http://www.albany.edu/offcourse
 http://offcourse.org
 ISSN 1556-4975

   

Since 1998, a journal for poetry, criticism, reviews, stories and essays edited by Ricardo Nirenberg.


 

Poems by Joel Solonche.

 

A PHOTOGRAPH OF MUHAMMED ALI AND MARIANNE MOORE

 

He is rubbing his chin
with his left hand, as though
rubbing a magic lamp.

Next to him, at
the restaurant table,
a little uncomfortable,

a little unhappy,
gazing off into
the nowhere between

one world and another,
she is the genie who has
just bubbled up out of his ear.

 


 

AFTER READING WILLIAM MATTHEWS AND THEN ALAN DUGAN

My eyes burn.
My mouth is numb.

My fingers drum the desk.
My dumbness is dumbstruck.

My lips open like wood:
You will never be this good.

The words fall on the desk.
I pick them up and put them back.

My lips open like wood:
You will never be this good.

I leave my words and go away.
They’ll evaporate in about a day.


 

AT THE POND

At the pond, I heard a boy
cry out,  I hate birds!, as he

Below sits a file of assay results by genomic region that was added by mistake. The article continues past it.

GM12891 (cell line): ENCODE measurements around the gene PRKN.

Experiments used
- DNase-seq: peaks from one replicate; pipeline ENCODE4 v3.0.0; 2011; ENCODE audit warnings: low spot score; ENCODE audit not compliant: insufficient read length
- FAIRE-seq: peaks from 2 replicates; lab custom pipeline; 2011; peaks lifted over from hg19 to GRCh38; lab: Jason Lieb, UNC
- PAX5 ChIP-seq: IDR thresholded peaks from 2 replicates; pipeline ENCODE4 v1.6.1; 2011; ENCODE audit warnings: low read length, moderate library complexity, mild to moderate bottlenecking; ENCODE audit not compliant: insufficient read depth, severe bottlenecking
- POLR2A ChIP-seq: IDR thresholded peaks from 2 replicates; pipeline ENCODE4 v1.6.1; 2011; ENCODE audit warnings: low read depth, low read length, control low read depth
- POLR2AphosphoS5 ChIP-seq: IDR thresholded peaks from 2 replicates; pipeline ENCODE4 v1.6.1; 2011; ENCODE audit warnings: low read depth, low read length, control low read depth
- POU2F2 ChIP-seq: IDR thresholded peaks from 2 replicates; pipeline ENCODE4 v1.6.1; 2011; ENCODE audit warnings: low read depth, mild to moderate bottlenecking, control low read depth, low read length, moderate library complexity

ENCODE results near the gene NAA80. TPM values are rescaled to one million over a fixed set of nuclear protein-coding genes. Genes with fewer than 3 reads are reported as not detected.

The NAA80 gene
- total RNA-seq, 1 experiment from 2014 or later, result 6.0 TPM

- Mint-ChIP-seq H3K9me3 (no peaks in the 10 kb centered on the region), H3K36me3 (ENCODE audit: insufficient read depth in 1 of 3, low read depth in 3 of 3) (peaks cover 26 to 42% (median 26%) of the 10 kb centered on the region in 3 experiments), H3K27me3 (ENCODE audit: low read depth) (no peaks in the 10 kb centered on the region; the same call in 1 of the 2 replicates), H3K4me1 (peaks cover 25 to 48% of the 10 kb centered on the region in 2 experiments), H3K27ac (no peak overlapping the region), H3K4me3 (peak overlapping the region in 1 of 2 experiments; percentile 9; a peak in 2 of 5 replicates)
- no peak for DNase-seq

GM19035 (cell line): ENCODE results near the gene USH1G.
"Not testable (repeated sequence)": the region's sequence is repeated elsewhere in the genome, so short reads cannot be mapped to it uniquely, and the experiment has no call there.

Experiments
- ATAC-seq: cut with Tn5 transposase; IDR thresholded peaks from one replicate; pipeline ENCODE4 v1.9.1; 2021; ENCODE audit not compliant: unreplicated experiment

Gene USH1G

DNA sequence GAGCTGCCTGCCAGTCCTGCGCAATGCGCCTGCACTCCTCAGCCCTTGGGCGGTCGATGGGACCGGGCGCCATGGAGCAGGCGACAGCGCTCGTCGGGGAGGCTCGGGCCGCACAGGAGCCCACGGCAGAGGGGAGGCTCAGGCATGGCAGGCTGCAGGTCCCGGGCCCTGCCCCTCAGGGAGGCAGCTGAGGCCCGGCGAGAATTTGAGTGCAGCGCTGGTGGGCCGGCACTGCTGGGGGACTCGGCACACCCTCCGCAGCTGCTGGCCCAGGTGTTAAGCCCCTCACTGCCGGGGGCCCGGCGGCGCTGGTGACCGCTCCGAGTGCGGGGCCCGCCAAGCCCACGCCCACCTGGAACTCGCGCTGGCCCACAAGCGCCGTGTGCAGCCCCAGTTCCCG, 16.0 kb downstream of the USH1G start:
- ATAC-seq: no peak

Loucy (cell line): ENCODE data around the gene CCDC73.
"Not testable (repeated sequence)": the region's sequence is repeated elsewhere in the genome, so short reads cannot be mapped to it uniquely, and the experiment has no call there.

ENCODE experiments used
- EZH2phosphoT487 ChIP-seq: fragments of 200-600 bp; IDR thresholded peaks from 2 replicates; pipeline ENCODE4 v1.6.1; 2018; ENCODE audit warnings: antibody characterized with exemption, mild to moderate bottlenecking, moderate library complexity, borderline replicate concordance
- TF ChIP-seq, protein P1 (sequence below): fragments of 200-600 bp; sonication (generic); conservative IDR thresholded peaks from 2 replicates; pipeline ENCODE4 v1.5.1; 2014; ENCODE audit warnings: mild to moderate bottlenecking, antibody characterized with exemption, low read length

came running at  the geese, and
I wondered why a boy would say
he hates birds. Would a boy hate
birds for the usual reasons anyone
hates anything? Because he envies
their wings? Because he fears their
awesome and freakish power of flight?
Because he does not understand them?
And when he is a man, will he outgrow
his boyish hatred of birds? Will he come
to hate women instead because he will
envy their wings? Because he will fear
their awesome and freakish power of
flight? Because he will not understand
them? Or poets?

 


 

AUDIENCE

Last night,
through the open window,
I heard an owl hissing.
Funny.
I did not think my dream was all that bad.

 


 

CLOUDS

I once saw
a photograph

of a cloud
that looked  

like an angel.
Other than this,  

the best I can
say for clouds  

is how they
humanize what  

would otherwise
be a sky,  

vast, pure, blue,
and intolerable.

 


 

 

THE WAY HE WROTE

Does to write the way he wrote
mean to live the way he lived?  

I do not covet it, for his life
was too complicated, his life was  

too complex, his life was an antique
pocket watch with the moon &  

the sun & the planets & the stars all
sprung & geared & cogged together,  

his life had far too many moving parts
to bend & snap, ungear & spring.  

But oh that ticking,
                    that ticking,
                            that ticking.

 


J.R. Solonche is coauthor of PEACH GIRL: POEMS FOR A CHINESE DAUGHTER (Grayson Books). His work has been appearing in magazines, journals and anthologies since the early 1970s. He teaches at SUNY Orange in Middletown, NY.

His poems appeared in Offcourse #42 and #45, Four Poems

 



Return to Offcourse Index.